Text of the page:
Ramsey:It makes a number of differences. In the first place, you can calculate things that way and get greater precision. You can take the oscillatory magnetic field and split it into two coherent parts and later have them interfere. Although we had used the term spectroscopy before, our first explicit use of the coherency property was in the case of the separated oscillatory field, and split it into two coherent parts and later have them interfere. What you do is you take the oscillator that you have oscillating. You let that oscillate in two regions. If the oscillating field was not coherent; namely, if it oscillated one way here and one way there, you wouldnít get any resonance. But, since it is coherent, the radiation is coherent, itís going up and down in the same way (phase) in the first and second region and you get a sharp resonance. Itís a much sharper resonance because the width of the resonance is determined by the separation of the two oscillatory fields whereas you couldnít do that with a single oscillatory field. If youíd use a short wavelength and a single oscillatory field, which is Rabiís method, then youíd be one phase in one part and a different phase in another. When you go from one wavelength to another, one wavelength to the next wavelength in a standing wave, the phases are opposites. One is going up, one is going down. With a separated oscillatory field, you utilized the fact that the phases were coherent, they were limited and they didnít vary much whereas if you did this with a single oscillatory field the phases were mixed.
Pavlish:Would you give a little background on the genesis of this idea that you came up with for the separated oscillatory field?
Yes, I will. As is often the case, it has a slightly peculiar history (It wasnít directly to use the separated oscillatory field to obtain sharper resonance. It was the following. It was after the war and Iíd moved to Harvard. I was setting up my own molecular beam lab. Every former student likes to beat his professor on something and do better still. I decided I wanted to do some of the resonance experiments we had done on H, D, and HD, which were important and Iíd like to do them much more accurately. I thought that one way I could do this, was to use slower molecules and to keep it one wavelength long, not to have a mixture and thus lose the resonance, which meant I was limited by the length of the apparatus. But I also had to have the magnetic field uniform in that region. At the radiofrequency it could be a couple of meters long, which would give a good sharp resonance. I knew we had tried earlier with Rabi to do some things with a longer magnetic field, and we didnít get a sharp resonance. It was worse, not better. I realized that one of the reasons that could be true was if our magnetic field wasnít uniform enough and I thought that I had a good idea for making the magnetic field more uniform. I was trying to do it, and it didnít work too well. I was disappointed because that was going to be my big experiment that was going to be better, and it didnít work. Then, I remembered a thing from my studies at Cambridge. I think it was P. I. Dee taught the course in physical optics. He was later a professor at Glasgow; he was an instructor at Cambridge when I was there. He had a rather dramatic way of describing whatís called the Michelson stellar interferometer. I liked the way Dee described it. To understand the stellar interferometer, you have the following characteristic of optics: if you have a telescope of a given aperture and plenty of light, from the aperture you will get a given sharpness of the pattern.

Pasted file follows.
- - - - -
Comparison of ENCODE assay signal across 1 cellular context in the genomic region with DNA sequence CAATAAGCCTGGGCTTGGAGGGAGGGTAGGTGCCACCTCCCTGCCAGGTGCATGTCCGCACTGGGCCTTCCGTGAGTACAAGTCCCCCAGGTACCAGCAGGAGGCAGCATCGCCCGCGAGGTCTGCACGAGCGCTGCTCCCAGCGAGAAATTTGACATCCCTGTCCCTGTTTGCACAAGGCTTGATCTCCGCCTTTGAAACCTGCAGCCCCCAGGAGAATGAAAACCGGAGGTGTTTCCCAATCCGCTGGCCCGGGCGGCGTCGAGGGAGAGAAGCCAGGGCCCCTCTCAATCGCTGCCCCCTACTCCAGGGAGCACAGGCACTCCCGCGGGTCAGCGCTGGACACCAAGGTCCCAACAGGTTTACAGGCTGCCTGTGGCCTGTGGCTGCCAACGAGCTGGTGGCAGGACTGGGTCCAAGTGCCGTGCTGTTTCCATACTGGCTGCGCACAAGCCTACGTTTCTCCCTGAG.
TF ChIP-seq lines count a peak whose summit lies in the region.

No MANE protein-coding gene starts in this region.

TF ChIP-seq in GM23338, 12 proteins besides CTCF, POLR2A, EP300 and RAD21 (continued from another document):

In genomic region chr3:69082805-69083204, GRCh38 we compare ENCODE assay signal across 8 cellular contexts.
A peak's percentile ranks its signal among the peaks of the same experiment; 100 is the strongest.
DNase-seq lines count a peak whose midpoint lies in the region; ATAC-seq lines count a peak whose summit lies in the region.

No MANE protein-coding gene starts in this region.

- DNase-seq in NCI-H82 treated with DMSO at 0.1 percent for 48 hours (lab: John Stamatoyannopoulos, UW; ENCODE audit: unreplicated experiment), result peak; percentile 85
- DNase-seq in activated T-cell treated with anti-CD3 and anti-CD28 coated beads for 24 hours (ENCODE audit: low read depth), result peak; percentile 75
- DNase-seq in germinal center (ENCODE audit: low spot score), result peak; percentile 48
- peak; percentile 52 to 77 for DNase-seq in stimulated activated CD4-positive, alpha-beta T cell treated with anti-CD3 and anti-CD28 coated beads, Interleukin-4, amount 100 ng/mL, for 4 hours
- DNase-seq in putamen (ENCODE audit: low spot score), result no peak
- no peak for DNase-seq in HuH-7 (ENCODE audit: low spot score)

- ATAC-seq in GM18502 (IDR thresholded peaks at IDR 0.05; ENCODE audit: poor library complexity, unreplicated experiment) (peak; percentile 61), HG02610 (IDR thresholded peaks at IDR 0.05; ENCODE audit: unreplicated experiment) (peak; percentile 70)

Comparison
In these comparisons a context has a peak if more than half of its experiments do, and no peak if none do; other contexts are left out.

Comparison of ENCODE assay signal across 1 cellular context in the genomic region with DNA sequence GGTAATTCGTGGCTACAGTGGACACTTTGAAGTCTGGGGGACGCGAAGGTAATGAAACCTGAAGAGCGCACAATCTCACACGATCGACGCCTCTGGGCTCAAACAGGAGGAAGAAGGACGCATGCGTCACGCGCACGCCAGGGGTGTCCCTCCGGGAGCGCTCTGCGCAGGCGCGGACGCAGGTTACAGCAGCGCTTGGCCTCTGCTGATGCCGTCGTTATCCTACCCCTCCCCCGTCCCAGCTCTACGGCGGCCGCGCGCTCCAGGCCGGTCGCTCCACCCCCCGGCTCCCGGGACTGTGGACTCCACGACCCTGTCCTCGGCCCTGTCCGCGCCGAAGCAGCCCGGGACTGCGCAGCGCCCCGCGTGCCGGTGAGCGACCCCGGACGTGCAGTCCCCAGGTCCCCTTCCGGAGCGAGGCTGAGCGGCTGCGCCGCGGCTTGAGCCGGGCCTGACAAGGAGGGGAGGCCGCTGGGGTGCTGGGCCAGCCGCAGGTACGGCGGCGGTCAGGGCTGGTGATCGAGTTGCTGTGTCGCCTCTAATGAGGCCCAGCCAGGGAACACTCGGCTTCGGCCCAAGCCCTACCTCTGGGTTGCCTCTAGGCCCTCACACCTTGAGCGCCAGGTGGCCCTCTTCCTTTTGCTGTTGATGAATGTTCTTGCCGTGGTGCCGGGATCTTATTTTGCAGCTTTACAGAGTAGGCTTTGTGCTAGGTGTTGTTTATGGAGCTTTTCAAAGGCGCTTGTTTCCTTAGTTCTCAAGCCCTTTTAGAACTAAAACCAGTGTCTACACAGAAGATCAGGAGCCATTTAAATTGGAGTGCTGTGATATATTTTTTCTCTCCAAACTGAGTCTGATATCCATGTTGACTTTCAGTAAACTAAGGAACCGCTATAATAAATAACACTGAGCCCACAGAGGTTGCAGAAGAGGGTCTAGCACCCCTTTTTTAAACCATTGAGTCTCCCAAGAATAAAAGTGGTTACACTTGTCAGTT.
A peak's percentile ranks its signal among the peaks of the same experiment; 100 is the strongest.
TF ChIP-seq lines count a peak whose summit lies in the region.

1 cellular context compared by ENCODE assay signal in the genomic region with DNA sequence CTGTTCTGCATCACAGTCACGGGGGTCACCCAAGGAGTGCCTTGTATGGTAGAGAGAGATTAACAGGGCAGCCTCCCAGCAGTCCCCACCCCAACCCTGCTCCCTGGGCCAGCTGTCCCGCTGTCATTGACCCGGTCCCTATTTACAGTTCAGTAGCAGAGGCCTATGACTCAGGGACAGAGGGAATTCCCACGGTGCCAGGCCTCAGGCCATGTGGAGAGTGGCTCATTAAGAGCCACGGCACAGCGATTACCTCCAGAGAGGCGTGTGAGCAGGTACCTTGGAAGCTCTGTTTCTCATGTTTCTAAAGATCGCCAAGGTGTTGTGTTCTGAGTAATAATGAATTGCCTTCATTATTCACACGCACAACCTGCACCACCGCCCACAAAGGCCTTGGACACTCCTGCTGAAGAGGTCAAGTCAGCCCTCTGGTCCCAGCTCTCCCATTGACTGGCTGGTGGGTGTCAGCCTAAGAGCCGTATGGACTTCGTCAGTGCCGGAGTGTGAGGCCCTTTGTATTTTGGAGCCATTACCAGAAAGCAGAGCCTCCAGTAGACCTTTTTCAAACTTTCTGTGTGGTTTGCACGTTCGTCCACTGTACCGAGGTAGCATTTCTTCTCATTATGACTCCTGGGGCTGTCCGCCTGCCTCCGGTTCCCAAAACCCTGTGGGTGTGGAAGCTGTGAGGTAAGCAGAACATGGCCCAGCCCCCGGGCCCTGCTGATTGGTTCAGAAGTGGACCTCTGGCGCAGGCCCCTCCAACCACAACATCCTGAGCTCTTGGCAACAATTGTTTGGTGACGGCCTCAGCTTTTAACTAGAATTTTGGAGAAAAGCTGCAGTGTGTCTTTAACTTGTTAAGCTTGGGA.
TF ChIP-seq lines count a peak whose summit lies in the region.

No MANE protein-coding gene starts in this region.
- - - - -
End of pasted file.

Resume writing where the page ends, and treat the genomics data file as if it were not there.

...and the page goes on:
Thereís basically an interference of the light that goes on one side of the telescope lens and light from the other side of the telescope, and those interfere to give the sharpness to the resonance. To get that sharp resonance, they have to be coherent between the two places. Dee said, if you have a situation with this big aperture telescope and you have plenty of light but you canít quite tell whether youíre looking at a single star or a double star, itís just below the resolution. If you take a can of black paint, and paint over all the middle of the telescope except for two strips at opposite edges, then the sharpness goes up by a factor of about two. Itís because itís the greater distance between the two slits in contrast to the distance between the middle of one half the aperture and the middle of the other. I realized that the sharpness of the image could not be destroyed by the quality of the glass painted over and there might be some similar way I could eliminate the effects of the non-uniform magnetic field.
Pavlish:The poor magnetic field was the equivalent of the unpainted inside of the telescope?